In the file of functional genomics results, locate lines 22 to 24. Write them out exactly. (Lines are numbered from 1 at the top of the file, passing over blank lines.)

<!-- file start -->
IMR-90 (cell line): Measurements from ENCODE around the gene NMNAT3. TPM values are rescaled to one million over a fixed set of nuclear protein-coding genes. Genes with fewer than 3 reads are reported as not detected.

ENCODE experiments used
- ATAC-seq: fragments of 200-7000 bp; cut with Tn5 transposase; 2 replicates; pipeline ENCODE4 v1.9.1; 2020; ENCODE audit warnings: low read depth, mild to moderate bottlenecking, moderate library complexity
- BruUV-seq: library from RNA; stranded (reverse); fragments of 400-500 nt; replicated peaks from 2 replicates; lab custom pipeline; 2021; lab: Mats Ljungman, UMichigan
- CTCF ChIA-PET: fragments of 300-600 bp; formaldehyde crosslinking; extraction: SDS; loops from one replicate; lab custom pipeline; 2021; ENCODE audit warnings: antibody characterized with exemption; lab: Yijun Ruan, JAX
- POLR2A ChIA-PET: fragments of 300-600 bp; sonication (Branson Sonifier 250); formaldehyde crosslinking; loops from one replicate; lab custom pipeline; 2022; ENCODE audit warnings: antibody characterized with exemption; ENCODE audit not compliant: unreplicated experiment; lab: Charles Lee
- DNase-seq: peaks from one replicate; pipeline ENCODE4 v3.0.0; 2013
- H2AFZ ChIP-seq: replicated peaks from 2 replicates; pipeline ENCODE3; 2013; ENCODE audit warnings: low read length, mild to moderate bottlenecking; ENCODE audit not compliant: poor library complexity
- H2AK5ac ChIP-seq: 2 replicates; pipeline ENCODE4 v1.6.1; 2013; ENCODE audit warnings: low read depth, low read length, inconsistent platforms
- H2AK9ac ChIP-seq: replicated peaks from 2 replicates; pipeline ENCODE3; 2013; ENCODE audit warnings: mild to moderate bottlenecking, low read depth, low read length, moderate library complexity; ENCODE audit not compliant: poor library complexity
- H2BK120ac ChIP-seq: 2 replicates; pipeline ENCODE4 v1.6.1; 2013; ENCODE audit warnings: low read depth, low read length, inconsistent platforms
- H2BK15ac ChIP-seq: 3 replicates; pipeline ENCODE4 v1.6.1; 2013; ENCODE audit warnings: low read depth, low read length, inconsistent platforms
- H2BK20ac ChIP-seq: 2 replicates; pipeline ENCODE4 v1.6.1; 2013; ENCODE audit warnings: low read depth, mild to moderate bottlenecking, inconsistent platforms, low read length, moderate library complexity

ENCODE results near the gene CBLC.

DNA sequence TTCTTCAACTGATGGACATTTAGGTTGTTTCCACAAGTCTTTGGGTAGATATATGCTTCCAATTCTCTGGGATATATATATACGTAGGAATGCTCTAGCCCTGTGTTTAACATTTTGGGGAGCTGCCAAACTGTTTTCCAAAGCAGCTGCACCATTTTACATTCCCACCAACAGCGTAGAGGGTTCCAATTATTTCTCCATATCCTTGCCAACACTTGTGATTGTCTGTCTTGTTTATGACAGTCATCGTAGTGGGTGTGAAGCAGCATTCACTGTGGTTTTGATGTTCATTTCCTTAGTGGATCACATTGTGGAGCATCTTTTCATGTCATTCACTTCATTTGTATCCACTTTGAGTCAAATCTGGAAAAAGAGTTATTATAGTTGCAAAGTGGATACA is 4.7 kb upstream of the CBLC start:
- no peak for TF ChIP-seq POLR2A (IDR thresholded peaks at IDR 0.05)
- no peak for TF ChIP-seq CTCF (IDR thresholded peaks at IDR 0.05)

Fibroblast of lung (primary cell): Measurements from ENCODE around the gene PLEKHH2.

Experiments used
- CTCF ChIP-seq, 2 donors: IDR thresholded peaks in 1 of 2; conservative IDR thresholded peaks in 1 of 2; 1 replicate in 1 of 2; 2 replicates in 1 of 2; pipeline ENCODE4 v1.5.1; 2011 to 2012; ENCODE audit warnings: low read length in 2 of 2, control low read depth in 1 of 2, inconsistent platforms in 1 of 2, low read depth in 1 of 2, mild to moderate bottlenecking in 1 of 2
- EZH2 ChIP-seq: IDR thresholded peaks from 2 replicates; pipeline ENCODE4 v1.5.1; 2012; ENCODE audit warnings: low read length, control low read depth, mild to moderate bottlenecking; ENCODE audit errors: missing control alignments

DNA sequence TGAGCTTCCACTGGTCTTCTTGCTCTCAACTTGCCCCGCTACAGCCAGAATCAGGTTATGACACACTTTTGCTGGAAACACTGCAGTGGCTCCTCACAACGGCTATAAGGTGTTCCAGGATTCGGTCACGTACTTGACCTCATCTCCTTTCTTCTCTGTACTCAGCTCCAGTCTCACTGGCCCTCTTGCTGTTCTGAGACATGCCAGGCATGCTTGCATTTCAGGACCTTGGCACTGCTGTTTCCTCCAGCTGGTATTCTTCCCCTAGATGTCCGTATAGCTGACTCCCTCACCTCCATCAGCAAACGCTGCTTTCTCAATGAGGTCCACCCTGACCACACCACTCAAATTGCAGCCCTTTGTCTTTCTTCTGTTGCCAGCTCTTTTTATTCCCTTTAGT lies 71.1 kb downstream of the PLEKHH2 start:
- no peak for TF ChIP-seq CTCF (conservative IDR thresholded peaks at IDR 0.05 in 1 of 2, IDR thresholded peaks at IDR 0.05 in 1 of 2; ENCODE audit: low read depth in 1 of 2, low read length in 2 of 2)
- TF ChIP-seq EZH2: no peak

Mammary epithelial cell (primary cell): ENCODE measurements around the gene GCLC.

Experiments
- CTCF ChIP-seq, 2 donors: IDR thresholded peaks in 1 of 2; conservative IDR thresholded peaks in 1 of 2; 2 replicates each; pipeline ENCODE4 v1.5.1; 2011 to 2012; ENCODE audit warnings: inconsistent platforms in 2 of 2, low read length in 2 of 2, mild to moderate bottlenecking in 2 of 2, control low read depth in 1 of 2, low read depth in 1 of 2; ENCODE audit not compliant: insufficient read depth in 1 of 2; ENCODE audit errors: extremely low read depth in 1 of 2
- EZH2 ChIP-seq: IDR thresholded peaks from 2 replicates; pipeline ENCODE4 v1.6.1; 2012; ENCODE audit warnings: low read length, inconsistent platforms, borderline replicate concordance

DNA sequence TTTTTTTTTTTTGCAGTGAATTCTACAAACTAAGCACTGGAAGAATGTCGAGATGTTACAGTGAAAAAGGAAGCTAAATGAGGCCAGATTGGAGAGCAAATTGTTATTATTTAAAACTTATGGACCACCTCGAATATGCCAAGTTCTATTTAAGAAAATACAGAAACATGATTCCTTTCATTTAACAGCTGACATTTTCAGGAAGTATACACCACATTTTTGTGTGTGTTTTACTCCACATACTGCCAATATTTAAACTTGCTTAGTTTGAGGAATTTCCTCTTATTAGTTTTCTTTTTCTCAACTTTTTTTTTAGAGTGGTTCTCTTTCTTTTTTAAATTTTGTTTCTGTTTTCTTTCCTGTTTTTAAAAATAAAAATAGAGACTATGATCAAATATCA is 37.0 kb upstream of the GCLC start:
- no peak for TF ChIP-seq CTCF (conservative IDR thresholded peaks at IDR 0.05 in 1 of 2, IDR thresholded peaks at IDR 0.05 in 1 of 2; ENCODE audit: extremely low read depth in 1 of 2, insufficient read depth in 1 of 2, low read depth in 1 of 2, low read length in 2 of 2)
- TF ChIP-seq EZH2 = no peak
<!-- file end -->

DNA sequence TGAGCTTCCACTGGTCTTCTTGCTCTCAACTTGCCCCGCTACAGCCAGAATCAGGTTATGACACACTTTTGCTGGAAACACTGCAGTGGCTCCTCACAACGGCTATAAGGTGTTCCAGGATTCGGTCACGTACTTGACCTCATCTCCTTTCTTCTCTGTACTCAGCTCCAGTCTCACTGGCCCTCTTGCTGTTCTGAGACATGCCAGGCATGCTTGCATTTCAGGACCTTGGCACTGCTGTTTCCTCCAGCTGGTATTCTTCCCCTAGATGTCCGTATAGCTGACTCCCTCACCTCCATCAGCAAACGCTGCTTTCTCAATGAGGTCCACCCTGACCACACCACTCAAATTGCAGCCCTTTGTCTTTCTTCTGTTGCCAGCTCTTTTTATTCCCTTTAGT lies 71.1 kb downstream of the PLEKHH2 start:
- no peak for TF ChIP-seq CTCF (conservative IDR thresholded peaks at IDR 0.05 in 1 of 2, IDR thresholded peaks at IDR 0.05 in 1 of 2; ENCODE audit: low read depth in 1 of 2, low read length in 2 of 2)
- TF ChIP-seq EZH2: no peak